New Delhi | Jagran News Desk: Rising inflation may have burnt a hole in common man's pocket but Finance Ministry's chief economic advisor believes otherwise as he brought a novel 'thali' concept to otherwise heavy-duty data crunching to drive home the point that affordability of a plate of the meal has improved.

Calling it 'Thalinomics', Krishnamurthy V Subramanian compared to the price of standard veg and non-veg meal plates across the country to say that affordability as a factor of daily wage has improved over time, indicating improved welfare of the common person.

The affordability of vegetarian 'thalis' improved by 29 per cent while that of non-vegetarian by 18 per cent between 2006-07 and 2019-20, the Economic Survey said in its chapter 'Thalinomics -- The Economics of a Plate of Food in India".

The conclusion has been drawn after analysing the data from the Consumer Price Index for industrial workers for around 80 centres in 25 states/Union Territories from April 2006 to October 2019.

As per the survey, a vegetarian thali comprises a serving of cereals, 'sabzi and dal' and the non-vegetarian thali comprises of cereals, sabzi and a non-vegetarian component.

"Both across India and the four regions - north, south, east and west - we find that the absolute prices of a vegetarian thali have decreased since 2015-16 though it increased during 2019. This is owing to significant moderation in the prices of vegetables and dal from 2015-16 when compared to the previous trend of increasing prices," the survey said.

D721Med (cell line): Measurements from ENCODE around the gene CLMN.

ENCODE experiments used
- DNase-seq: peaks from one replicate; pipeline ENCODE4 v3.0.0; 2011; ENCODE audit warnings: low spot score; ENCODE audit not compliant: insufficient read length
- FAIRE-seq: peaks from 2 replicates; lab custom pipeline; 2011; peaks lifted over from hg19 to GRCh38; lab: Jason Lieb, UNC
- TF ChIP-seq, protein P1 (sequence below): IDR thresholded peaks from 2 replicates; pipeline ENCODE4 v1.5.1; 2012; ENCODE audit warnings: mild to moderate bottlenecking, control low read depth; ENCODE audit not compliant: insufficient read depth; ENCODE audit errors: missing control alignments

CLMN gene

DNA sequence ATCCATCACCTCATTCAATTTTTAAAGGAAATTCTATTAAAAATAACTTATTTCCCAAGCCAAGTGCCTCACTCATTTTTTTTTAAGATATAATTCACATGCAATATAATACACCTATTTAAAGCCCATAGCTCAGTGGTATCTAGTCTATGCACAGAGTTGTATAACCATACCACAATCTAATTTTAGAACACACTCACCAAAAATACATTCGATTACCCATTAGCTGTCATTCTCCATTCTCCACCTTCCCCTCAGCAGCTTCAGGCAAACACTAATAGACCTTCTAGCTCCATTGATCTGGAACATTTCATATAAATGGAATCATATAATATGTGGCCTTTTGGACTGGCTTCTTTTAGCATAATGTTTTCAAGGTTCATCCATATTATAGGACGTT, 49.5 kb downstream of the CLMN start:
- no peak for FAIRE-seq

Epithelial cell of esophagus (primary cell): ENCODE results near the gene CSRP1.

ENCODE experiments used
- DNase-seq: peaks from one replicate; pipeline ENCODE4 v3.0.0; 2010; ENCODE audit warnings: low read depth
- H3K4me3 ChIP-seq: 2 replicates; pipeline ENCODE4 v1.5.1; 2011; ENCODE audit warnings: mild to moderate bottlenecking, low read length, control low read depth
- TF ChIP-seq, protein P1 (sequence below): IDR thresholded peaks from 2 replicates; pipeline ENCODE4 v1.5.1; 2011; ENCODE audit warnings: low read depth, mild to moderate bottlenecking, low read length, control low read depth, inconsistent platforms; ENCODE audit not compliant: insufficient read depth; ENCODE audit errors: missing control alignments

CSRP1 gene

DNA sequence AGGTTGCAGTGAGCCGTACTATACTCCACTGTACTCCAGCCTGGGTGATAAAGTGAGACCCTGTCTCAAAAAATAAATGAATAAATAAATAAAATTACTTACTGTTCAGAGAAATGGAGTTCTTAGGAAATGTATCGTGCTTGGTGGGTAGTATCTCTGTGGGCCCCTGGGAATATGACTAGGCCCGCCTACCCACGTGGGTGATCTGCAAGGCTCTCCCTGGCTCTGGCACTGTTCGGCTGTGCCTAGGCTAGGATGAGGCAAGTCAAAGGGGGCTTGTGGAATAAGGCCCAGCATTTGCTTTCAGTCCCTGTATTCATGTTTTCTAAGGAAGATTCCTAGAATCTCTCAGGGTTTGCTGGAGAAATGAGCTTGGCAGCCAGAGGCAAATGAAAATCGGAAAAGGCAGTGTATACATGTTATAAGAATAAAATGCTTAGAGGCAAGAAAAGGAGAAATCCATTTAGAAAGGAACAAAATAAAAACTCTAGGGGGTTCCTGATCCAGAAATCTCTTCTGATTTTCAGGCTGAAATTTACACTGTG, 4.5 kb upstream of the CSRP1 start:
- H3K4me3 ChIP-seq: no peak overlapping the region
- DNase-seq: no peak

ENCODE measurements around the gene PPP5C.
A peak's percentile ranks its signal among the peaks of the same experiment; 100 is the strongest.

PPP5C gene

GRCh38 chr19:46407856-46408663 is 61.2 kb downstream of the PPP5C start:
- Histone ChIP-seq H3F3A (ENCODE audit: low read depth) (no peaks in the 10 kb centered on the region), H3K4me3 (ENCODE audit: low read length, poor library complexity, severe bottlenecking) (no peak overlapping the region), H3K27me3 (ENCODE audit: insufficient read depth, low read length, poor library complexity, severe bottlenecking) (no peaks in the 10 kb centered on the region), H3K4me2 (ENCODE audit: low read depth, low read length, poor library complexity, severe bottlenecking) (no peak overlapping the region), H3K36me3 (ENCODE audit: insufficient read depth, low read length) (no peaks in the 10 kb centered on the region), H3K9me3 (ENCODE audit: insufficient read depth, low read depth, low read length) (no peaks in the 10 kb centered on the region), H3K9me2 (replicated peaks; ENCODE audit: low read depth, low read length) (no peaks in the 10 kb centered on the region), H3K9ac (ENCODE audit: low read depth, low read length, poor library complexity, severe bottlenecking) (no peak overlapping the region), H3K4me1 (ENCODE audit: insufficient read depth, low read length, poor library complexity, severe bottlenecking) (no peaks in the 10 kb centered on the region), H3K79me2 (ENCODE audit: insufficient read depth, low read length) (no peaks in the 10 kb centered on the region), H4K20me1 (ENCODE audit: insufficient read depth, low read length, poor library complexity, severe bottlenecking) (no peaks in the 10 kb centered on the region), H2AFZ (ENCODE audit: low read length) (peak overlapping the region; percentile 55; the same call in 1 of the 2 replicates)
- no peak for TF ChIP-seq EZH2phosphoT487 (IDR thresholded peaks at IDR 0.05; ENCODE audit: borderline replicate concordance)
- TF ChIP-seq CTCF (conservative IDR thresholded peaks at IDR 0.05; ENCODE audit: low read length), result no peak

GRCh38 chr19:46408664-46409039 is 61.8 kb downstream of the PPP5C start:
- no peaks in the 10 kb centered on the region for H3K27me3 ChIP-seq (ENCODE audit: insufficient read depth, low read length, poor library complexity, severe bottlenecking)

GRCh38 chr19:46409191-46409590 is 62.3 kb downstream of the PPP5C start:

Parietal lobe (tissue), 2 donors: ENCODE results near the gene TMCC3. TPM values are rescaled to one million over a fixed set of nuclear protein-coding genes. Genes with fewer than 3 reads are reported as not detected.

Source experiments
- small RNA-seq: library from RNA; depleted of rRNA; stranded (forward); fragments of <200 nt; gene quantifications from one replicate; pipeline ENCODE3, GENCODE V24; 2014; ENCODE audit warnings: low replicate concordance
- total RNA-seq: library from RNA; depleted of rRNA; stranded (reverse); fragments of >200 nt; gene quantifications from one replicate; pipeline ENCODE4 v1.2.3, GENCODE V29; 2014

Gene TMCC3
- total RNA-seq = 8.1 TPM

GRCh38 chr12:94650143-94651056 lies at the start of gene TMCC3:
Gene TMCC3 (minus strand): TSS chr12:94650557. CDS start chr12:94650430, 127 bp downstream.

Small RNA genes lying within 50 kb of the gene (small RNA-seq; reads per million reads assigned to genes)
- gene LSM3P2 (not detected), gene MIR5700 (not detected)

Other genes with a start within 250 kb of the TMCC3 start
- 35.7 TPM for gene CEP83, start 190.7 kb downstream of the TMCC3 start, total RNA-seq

In fact, the increase in prices of pulses and vegetables contributed to the increase in the thali price during 2019-20 (April-October).

"If the prices of a vegetarian thali had followed the trend obtained till 2015-16, an average household comprising of five individuals would have had to spend Rs 10,887 more on average per year for eating minimum two healthy thalis a day. In other words, after 2015-16, the average household gained Rs 10,887 per year on average from the moderation in thali prices," the survey said.

Similarly, an average household that eats a minimum of two healthy non-vegetarian thalis per day gained around Rs 11,787 on average during the same period. "As another benchmark, we examine an industrial worker's ability to pay for two Thalis a day for his/her household of five individuals. Using this measure, we find that affordability of vegetarian thalis has improved over the time period from 2006-07 to 2019-20 by 29 per cent and that for non-vegetarian thalis by 18 per cent," it said.

 

(With PTI Inputs)

Posted By: Talib Khan